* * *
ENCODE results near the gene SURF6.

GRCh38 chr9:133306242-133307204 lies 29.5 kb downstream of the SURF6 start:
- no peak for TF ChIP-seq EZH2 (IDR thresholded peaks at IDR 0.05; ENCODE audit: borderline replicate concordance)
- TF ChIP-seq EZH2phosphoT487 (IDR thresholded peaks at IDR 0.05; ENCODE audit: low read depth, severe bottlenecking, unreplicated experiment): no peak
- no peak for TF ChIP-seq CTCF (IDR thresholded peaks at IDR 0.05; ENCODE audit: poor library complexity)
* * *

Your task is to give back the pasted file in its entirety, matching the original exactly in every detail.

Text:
ENCODE results near the gene SURF6.

GRCh38 chr9:133306242-133307204 lies 29.5 kb downstream of the SURF6 start:
- no peak for TF ChIP-seq EZH2 (IDR thresholded peaks at IDR 0.05; ENCODE audit: borderline replicate concordance)
- TF ChIP-seq EZH2phosphoT487 (IDR thresholded peaks at IDR 0.05; ENCODE audit: low read depth, severe bottlenecking, unreplicated experiment): no peak
- no peak for TF ChIP-seq CTCF (IDR thresholded peaks at IDR 0.05; ENCODE audit: poor library complexity)